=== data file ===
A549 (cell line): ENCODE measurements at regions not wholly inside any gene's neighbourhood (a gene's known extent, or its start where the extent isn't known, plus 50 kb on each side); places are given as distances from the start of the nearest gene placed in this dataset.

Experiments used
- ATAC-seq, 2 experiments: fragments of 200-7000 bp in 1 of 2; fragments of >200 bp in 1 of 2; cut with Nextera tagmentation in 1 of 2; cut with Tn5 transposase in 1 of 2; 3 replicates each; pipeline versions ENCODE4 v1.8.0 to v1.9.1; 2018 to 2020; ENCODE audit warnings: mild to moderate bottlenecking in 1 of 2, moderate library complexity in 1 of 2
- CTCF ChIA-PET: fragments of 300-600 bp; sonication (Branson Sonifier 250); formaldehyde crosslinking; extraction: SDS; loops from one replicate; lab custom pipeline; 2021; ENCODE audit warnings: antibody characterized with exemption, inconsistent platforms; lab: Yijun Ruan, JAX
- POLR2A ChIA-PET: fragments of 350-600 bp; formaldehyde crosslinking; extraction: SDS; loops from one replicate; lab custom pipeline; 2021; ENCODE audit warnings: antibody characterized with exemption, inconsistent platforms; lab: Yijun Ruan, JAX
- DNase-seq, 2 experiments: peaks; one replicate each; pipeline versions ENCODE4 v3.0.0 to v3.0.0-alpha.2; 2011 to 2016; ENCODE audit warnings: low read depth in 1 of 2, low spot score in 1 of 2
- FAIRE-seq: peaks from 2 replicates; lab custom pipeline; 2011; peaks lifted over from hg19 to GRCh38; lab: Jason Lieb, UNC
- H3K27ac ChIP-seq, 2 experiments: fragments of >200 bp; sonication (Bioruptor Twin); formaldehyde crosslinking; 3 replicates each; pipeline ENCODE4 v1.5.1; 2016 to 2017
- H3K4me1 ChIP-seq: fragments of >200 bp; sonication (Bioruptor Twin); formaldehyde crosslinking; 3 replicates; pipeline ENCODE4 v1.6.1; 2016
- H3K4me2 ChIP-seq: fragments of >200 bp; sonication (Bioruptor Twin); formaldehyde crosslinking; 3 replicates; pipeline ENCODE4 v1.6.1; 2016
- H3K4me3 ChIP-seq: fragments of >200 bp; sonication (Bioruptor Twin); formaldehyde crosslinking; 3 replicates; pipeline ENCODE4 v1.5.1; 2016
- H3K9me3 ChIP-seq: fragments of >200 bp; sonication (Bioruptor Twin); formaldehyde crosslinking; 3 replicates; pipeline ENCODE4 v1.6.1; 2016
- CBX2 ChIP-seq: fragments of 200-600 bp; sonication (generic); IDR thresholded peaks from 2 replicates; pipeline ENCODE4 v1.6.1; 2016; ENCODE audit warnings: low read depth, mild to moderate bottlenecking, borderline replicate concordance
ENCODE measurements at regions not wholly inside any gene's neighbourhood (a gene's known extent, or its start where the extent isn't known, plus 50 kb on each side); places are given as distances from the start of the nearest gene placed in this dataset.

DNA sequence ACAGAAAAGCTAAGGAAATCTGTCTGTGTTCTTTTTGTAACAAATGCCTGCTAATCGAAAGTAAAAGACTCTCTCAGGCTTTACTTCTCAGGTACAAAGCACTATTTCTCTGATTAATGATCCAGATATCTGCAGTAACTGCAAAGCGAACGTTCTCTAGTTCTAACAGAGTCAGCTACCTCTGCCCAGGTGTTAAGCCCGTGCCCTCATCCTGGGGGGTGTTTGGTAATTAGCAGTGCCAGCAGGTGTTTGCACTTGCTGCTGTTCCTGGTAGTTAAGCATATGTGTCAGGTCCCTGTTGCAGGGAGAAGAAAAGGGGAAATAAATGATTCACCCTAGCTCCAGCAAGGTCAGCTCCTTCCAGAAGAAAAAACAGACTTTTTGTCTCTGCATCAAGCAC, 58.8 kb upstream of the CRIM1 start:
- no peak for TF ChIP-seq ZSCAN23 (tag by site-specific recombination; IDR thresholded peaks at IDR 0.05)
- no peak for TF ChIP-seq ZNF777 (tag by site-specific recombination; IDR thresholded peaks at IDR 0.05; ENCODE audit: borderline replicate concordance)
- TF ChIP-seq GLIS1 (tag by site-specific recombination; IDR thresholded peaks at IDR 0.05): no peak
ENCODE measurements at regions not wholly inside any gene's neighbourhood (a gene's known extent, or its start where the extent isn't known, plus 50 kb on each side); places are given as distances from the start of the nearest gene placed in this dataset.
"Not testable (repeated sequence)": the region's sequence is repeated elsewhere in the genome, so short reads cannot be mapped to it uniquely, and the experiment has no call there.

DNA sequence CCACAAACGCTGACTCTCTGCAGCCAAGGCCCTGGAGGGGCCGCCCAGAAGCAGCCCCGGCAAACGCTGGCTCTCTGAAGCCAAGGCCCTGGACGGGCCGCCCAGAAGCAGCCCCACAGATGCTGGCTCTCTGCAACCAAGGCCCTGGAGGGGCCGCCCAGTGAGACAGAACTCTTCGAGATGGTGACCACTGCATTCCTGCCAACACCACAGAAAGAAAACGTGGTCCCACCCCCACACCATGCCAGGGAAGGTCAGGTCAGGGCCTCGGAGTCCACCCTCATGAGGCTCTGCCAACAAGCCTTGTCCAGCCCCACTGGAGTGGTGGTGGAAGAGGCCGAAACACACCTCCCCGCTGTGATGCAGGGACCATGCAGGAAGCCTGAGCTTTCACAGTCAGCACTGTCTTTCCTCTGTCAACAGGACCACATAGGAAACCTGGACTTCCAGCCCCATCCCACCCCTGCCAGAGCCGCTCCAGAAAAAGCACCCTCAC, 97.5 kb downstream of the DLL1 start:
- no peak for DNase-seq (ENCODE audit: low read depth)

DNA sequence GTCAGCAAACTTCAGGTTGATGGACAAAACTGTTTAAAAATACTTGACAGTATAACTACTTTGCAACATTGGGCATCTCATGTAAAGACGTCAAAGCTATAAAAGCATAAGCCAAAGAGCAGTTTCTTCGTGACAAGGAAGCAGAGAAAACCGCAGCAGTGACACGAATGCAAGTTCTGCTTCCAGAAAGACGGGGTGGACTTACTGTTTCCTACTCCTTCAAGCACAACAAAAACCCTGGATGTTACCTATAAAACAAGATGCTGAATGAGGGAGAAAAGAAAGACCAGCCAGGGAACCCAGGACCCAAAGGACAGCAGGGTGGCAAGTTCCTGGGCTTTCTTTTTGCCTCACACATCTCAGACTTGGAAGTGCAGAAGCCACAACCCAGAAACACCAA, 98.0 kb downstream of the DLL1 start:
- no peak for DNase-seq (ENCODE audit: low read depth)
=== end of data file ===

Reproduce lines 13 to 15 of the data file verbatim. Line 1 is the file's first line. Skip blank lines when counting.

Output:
- CBX2 ChIP-seq: fragments of 200-600 bp; sonication (generic); IDR thresholded peaks from 2 replicates; pipeline ENCODE4 v1.6.1; 2016; ENCODE audit warnings: low read depth, mild to moderate bottlenecking, borderline replicate concordance
ENCODE measurements at regions not wholly inside any gene's neighbourhood (a gene's known extent, or its start where the extent isn't known, plus 50 kb on each side); places are given as distances from the start of the nearest gene placed in this dataset.

DNA sequence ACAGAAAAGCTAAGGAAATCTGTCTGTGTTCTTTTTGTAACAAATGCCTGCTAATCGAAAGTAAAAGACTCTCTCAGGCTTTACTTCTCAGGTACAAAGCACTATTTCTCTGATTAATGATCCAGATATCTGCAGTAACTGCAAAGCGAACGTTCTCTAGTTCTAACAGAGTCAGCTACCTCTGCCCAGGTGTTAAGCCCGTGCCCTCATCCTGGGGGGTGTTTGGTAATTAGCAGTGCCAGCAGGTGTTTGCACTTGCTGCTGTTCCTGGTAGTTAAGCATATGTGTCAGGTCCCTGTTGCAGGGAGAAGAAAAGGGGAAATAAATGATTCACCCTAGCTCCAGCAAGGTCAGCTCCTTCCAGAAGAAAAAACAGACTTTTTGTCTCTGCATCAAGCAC, 58.8 kb upstream of the CRIM1 start: